The Holy Land – it’s where Jesus was born, where He was raised by Mary and Joseph. It’s where our Lord lived and preached, where He died, was buried and rose to new life. It’s where He instituted the Eucharist, and where the disciples were filled with the Holy Spirit on Pentecost.
It’s also a place where Christians continue to be persecuted.
Accounting for only 1.9 percent of the total population, Christians in the Holy Land today endure a high cost of living and lack of employment; are subject to high taxes, eviction and border blockages; and suffer from a lack of basic human rights.
Fortunately, there is a worldwide order dedicated to the care and support of the people and the Catholic Church in the Holy Land.
Known as the Equestrian Order of the Holy Sepulchre of Jerusalem, the lay institution has upwards of 30,000 members in 40 nations – including members here in the Diocese of Harrisburg.
“The whole purpose is really to support the Church in the Holy Land, through prayer, financial support and encounters with its people through pilgrimage,” said Father John Bateman. Having served as secretary to the Grand Master of the order in Rome for three and a half years, he is currently the Diocesan liaison for the order. He is pastor of St. Patrick Parish in York, Director of the Diocese’s Deacon Formation Program and a Canonical Consultant in the Tribunal.
In the Diocese, the Equestrian Order of the Holy Sepulchre of Jerusalem is working to recruit new members. On October 25 several Knights, Dames and priests of the order gathered at the Diocesan Center in Harrisburg, celebrating the Feast of Our Lady of Palestine, under whose patronage they work. They joined in the celebration of Mass with Diocesan staff members and gathered for a presentation about the order’s work to support the people of the Holy Land.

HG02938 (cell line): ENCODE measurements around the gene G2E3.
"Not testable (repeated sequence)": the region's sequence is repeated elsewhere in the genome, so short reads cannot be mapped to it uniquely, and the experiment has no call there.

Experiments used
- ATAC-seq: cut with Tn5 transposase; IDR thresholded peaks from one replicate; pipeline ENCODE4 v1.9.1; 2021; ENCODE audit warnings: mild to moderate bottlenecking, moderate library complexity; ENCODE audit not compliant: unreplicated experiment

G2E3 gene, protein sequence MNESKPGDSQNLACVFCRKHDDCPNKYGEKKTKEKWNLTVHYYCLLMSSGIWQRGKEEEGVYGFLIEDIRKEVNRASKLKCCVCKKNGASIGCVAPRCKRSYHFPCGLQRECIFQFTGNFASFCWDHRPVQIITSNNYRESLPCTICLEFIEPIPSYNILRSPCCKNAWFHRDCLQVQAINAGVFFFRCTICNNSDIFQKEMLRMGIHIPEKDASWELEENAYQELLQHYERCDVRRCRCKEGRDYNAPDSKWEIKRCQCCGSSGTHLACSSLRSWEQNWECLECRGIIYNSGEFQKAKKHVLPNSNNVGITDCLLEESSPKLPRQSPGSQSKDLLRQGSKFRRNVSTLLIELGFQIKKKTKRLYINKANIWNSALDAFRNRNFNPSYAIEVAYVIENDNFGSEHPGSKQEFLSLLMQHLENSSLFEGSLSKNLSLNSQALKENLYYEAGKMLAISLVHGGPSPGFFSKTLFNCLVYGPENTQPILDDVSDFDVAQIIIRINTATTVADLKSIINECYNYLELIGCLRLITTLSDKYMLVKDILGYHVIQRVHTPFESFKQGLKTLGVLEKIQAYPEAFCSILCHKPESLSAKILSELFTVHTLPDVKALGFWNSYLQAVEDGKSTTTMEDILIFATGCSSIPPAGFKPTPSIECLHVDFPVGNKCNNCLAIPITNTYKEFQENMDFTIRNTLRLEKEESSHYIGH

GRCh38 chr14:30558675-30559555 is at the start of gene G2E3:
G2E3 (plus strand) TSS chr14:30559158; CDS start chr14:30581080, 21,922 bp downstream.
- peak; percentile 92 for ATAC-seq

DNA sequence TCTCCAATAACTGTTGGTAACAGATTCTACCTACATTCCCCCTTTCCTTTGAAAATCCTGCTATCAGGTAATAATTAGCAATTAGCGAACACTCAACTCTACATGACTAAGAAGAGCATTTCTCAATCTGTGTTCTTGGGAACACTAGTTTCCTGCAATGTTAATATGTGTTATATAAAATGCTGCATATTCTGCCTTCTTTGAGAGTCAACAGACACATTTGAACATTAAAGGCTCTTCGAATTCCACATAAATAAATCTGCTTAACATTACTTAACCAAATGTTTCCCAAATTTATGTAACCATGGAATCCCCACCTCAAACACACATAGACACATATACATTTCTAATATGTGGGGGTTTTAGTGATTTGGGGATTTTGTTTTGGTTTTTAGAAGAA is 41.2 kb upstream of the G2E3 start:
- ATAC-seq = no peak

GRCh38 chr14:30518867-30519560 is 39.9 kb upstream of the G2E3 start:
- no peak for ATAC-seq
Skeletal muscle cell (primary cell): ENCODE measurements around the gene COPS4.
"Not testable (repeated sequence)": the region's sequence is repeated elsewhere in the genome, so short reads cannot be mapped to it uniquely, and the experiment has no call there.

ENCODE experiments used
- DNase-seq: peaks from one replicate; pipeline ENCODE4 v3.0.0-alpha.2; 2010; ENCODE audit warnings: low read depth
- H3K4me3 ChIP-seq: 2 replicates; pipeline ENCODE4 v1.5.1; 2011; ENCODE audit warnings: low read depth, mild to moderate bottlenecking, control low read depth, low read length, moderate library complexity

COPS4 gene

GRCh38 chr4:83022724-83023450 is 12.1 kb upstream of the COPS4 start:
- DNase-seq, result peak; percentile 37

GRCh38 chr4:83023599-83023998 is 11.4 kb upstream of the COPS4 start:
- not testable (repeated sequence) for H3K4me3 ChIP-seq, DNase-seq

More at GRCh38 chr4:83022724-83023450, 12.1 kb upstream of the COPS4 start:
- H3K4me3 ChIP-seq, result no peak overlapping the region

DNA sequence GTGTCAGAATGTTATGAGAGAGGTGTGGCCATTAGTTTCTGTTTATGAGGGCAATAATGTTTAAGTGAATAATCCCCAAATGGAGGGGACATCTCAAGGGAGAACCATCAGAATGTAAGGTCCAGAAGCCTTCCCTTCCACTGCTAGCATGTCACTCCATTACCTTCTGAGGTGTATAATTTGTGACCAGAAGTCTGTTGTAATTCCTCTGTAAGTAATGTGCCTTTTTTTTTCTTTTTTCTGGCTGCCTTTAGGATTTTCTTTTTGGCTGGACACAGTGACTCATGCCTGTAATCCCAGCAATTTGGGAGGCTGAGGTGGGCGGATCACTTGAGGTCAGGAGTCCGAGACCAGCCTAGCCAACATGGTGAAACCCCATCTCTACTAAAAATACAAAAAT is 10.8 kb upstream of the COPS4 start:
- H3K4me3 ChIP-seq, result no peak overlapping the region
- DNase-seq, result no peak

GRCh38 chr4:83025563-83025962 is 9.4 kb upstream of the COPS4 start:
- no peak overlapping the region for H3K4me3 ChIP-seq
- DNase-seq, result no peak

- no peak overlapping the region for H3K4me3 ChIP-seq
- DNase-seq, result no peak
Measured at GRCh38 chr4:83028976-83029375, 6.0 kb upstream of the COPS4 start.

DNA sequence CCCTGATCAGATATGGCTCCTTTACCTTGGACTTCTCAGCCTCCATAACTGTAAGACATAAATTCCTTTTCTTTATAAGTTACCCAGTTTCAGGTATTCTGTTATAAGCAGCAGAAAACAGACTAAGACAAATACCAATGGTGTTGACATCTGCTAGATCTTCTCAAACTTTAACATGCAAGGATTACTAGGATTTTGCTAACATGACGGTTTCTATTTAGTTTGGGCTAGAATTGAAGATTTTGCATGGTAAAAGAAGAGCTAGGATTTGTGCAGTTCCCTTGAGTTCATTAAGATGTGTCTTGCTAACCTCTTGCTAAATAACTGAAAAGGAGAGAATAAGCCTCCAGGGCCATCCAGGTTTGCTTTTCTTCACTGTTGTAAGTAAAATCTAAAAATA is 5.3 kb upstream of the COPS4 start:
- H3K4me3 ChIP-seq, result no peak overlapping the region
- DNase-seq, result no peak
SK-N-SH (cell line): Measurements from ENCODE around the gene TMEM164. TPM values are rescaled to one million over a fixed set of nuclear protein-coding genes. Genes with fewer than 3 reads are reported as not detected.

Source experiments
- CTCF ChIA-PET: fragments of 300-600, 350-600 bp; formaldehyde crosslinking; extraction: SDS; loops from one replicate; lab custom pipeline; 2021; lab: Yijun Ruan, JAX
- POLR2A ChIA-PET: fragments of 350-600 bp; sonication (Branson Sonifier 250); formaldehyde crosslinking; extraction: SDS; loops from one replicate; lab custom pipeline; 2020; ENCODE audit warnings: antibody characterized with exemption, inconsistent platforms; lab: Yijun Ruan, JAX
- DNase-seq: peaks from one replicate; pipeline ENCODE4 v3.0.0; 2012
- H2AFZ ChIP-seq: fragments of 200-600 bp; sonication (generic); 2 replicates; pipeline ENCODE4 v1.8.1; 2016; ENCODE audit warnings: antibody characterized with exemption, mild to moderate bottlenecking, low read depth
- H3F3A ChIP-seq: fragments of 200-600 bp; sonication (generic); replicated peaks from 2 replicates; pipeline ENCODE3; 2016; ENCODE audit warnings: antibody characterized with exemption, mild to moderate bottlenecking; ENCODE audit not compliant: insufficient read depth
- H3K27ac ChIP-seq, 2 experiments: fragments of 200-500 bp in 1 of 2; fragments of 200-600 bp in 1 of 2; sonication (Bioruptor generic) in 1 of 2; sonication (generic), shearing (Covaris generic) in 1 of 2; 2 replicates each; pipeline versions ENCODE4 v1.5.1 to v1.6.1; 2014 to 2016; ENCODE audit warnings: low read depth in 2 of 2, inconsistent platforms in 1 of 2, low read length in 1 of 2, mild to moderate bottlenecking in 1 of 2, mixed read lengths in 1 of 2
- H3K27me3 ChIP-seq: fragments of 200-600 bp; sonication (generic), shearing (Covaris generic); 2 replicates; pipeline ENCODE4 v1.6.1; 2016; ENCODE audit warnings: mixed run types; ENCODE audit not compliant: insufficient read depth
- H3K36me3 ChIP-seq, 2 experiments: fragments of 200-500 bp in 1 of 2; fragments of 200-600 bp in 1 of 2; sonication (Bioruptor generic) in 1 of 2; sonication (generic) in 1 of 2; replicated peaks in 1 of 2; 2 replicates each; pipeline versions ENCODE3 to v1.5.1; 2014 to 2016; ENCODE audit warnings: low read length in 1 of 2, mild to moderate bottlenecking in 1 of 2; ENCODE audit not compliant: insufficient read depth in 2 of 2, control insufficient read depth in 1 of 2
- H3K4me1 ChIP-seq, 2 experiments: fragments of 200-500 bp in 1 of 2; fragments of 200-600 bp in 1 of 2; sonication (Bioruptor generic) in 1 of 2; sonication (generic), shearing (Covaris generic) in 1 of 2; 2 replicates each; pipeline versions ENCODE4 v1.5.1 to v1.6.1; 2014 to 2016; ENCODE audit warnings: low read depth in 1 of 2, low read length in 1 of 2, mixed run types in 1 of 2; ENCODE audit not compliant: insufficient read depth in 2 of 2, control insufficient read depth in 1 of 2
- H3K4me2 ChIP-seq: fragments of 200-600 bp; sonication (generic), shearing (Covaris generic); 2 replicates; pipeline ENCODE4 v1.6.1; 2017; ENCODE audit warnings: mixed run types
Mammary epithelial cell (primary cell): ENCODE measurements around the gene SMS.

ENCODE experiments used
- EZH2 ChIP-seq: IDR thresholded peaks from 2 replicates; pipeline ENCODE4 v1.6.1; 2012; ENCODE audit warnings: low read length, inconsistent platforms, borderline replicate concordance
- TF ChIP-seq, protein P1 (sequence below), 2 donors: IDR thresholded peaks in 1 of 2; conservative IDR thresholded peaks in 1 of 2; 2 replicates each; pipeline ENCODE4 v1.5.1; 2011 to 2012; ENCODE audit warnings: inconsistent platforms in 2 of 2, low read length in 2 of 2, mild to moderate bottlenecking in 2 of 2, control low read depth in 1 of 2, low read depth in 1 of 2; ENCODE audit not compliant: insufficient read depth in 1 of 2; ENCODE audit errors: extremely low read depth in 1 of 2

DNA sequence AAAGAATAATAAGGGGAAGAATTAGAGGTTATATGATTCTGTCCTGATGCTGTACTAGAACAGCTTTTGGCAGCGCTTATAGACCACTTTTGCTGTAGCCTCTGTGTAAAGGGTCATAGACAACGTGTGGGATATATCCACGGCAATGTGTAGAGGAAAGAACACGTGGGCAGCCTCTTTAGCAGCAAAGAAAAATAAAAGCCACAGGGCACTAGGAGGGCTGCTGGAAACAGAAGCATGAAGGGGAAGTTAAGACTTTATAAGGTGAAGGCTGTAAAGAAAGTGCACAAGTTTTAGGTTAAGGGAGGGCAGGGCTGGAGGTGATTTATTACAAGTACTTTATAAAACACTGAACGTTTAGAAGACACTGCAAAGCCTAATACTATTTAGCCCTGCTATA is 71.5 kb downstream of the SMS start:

“If we want Christians to remain in the Holy Land, we must help them,” Father Bateman said during the recruiting event.
From Protecting the Sepulchre to Building Peace
The history of the Equestrian Order of the Holy Sepulchre of Jerusalem can be traced to the time of the first Crusade, when its leader, Godfrey de Bouillon, liberated Jerusalem. The first documented evidence of an investiture was in 1336. Knights vowed to defend the Holy Sepulchre (the place of Christ’s burial) and other holy places.
The order died off after its military origins, but was restored in 1868 by Pope Pius IX. Women were able to join the order as Dames in 1888, during the pontificate of Pope Leo XIII.
“Today, the order has lieutenancies around the world. Just as the first Knights were to protect Jerusalem and protect the pilgrims, so too is what we continue today,” Father Bateman said.
The work of the order supports Christians in Israel, Jordan, Palestine, Cyrpus, Syria and Egypt. Projects and ministries include 44 schools for nearly 20,000 students, including “co-existence schools” that educate Christian and Muslim students together in a peace-building effort. Through the work of the Patriarchate, the order also supports families who lack healthcare or employment, as well as centers for children and for people with disabilities.